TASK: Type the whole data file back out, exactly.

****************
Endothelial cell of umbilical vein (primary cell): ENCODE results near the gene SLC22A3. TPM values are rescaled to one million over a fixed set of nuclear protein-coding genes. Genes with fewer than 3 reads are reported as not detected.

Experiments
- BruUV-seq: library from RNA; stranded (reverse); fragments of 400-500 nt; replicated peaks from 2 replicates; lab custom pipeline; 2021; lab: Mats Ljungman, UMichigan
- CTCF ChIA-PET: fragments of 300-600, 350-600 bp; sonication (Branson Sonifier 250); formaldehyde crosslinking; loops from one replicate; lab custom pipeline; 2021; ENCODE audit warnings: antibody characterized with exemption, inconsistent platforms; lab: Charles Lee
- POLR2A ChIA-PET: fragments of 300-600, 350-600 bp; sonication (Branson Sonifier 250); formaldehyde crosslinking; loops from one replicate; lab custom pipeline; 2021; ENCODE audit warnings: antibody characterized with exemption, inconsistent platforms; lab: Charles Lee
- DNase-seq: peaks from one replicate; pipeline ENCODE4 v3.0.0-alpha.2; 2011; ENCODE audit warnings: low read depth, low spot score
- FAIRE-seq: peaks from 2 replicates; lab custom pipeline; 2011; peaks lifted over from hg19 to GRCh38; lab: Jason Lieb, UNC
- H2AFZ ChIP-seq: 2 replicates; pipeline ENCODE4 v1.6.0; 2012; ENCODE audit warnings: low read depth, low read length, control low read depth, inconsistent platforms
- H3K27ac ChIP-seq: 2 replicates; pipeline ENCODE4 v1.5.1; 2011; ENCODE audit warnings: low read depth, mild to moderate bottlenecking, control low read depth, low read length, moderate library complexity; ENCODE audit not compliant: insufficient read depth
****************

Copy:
Endothelial cell of umbilical vein (primary cell): ENCODE results near the gene SLC22A3. TPM values are rescaled to one million over a fixed set of nuclear protein-coding genes. Genes with fewer than 3 reads are reported as not detected.

Experiments
- BruUV-seq: library from RNA; stranded (reverse); fragments of 400-500 nt; replicated peaks from 2 replicates; lab custom pipeline; 2021; lab: Mats Ljungman, UMichigan
- CTCF ChIA-PET: fragments of 300-600, 350-600 bp; sonication (Branson Sonifier 250); formaldehyde crosslinking; loops from one replicate; lab custom pipeline; 2021; ENCODE audit warnings: antibody characterized with exemption, inconsistent platforms; lab: Charles Lee
- POLR2A ChIA-PET: fragments of 300-600, 350-600 bp; sonication (Branson Sonifier 250); formaldehyde crosslinking; loops from one replicate; lab custom pipeline; 2021; ENCODE audit warnings: antibody characterized with exemption, inconsistent platforms; lab: Charles Lee
- DNase-seq: peaks from one replicate; pipeline ENCODE4 v3.0.0-alpha.2; 2011; ENCODE audit warnings: low read depth, low spot score
- FAIRE-seq: peaks from 2 replicates; lab custom pipeline; 2011; peaks lifted over from hg19 to GRCh38; lab: Jason Lieb, UNC
- H2AFZ ChIP-seq: 2 replicates; pipeline ENCODE4 v1.6.0; 2012; ENCODE audit warnings: low read depth, low read length, control low read depth, inconsistent platforms
- H3K27ac ChIP-seq: 2 replicates; pipeline ENCODE4 v1.5.1; 2011; ENCODE audit warnings: low read depth, mild to moderate bottlenecking, control low read depth, low read length, moderate library complexity; ENCODE audit not compliant: insufficient read depth